Wait! So overseas Chinese face *actual, criminal* anti-Sinotism?!! Get outta town! Is there an ADR (Anti Defamation Reague) to look out for their interests? Snark and criminal activity aside, persons would be advised to read up on Malaysia’s bumiputra laws, for example. (I’m not saying I condemn those laws, incidentally. I have no official opinion, though I am aware of the horridly detrimental effects of a small, predatory minority that has contempt for its host population.)

        The topic of half-breeds (sorry if anyone is offended, that’s what most Han would think, so it’s contextually correct; also, harden up) reminded me of the film Crazy Rich Asians. I was amused that the “Chinese” romantic lead was played by Henry Golding, son of Brit Clive Golding and Iban (Dayak) Margaret Golding. Not a drop of Chinese! White (probably) father and Borneo-native mother. But Henry is tall (in the Asian context), squared jawed, and charming. The Pretty Korean Girl picked up on this immediately. She was amused also. (Against my better judgement I went to the movie with her and her girlfriends. I did not like most of the characters. Frankly what little sympathy I had was for Michelle Yeoh’s character.)

        • We like CRA…it’s a fun entertainment with an age-old theme.

          Heard a first hand story from years ago, Philip Anschutz (Denver), son of The Anschutz Corp. founder, ran into a hospital problem once, getting a lot of lip…apparently THEY did not know who HE was. Inside of an hour he bought the place. Money talks.

          As much as the Singapore scenes were sparkly, and I WANTED to eat at the street market…that hotel rooftop pool and party area may be “cool” but it’s what architects like Geary do when money is no object. No thanks.

          • What backs the $USD ?

            Simple. We are on the Plutonium Standard.

            Nobody on Earth dares call in their markers in case we say “come and get them”, so they have to pretend that the $USD isn’t toilet paper, or their economy evaporates, and none of them are nearly as self-sufficient as the US is, to weather the resulting worldwide economic collapse that would make the Great Depression seem like a Disney Vacation.

            I wonder what people are going to wear when it rolls around? Barrels are expensive nowadays, and so are decent shoulder-straps.


          • During the depression, women wore flour sacks. The mills started printing patterns on them. How many of today’s women and girls know how to sew? I guess they could learn.

          • John Silber (former Boston University president) wrote a scathing critique of celebrity “genius” architects called Architecture of the Absurd. It was a good read. Silber in particular called out Daniel Libeskind and Frank Gehry, as I recall. The architectural genius of Libeskind and of Gehry is a scam, IMNSHO. However, I fully admit that they are indeed geniuses at self-promotion and fleecing insecure idiots who want to buy their way into “good taste” with money. (Other people’s money — the history of MIT’s Stata Building, a Gehry abomination, is instructive. Idiots in charge at MIT approved hideous cost overruns and paid for it by cutting salaries of innocent people who probably didn’t even want the monument to Gehry’s ego.) To make it even better, apart from being a freakish eyesore, the damned thing leaks.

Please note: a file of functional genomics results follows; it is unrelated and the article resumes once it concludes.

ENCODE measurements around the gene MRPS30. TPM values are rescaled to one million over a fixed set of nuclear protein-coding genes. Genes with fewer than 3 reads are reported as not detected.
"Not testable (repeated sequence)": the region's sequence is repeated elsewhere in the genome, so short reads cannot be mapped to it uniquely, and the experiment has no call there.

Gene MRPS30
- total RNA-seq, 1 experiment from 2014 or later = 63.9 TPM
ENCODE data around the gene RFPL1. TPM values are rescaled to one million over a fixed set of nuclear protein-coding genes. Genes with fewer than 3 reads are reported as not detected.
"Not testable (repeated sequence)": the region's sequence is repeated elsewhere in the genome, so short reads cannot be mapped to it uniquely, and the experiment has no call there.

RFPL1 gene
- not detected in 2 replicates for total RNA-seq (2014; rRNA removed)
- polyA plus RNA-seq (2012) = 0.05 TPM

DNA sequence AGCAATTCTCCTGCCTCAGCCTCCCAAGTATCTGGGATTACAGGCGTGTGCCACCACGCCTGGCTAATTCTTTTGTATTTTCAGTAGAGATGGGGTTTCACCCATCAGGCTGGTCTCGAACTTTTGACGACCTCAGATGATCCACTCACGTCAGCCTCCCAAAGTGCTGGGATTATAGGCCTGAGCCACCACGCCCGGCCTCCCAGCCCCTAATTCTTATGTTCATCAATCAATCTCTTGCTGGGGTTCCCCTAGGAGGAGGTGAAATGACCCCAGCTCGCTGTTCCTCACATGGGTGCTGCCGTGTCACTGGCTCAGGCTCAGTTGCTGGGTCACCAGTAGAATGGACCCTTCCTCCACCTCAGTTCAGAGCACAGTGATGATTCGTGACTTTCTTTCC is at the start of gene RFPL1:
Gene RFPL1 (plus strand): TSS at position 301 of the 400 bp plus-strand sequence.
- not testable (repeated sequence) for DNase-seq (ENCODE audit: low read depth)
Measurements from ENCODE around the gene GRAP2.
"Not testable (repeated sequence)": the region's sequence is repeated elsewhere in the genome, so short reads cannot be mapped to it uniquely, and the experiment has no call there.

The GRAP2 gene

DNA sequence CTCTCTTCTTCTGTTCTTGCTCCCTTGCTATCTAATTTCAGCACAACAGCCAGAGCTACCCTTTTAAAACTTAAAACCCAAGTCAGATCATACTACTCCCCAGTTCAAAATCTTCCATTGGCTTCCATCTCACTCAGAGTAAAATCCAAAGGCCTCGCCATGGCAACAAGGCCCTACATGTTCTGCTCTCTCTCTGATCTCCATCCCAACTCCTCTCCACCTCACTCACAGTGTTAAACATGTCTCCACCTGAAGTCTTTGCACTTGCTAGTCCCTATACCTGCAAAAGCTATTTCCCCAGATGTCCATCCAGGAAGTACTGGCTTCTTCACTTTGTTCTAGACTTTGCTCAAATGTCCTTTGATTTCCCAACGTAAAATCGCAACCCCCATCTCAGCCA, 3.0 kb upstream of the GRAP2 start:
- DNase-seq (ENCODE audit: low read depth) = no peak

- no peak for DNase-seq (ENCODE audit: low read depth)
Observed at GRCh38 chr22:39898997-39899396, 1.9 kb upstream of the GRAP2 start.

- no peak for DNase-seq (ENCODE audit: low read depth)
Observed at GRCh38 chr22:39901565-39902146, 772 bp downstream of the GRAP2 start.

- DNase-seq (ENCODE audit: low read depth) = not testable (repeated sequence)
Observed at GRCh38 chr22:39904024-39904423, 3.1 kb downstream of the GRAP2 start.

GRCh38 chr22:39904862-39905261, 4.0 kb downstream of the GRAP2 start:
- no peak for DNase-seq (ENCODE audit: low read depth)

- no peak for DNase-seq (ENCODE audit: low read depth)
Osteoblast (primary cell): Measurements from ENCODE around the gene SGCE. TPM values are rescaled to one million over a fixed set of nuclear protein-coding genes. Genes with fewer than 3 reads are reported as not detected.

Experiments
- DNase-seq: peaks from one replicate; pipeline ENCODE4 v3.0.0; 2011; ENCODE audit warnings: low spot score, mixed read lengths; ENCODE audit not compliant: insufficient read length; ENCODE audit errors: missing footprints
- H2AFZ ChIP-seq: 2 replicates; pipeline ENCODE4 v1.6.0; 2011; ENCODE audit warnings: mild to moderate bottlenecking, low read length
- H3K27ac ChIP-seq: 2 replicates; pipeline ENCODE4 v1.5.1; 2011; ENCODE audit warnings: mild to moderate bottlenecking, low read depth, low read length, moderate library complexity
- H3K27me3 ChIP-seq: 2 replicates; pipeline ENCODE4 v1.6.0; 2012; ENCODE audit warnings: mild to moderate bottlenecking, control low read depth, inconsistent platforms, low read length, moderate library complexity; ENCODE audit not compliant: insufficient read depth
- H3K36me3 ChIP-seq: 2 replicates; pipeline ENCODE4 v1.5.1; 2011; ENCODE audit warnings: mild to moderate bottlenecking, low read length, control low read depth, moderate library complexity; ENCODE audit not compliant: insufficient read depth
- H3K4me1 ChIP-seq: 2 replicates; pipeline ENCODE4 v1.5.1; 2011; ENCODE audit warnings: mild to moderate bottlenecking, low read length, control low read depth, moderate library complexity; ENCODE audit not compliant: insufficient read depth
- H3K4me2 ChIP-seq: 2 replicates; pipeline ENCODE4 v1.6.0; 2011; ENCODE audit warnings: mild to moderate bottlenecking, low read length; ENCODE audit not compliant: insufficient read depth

[Rant about rich SE Asians, Chinese or not, redacted 🙂 ]

            “During the depression, women wore flour sacks”
            Well now, that’s sexist right there. Any human being can wear a flour sack if xe wants to, regardless of the sex assigned at birth. (“assigned” /eyeroll)

          • “During the depression, women wore flour sacks.”
            Arrgh. I forgot to say: During the Russian revolution, the people were penniless. But the czar was Nicholas.

            Kle: I’m stealing “plutonium standard”. Thank you.

          • When “greats” like Gehry use a crumbled up piece of paper as design inspiration – a total disregard to feel and aesthetic – I have a problem with calling them great. Despite his lousy persona (often associated with genius types), I am very much an aficionado of FLW (and his former boss Sullivan) and the Greene’s…classic designs that elevated the inhabitants while pleasing the eye, not some monument to the ego driven. The Lake House is a good watch for this sort of mentality.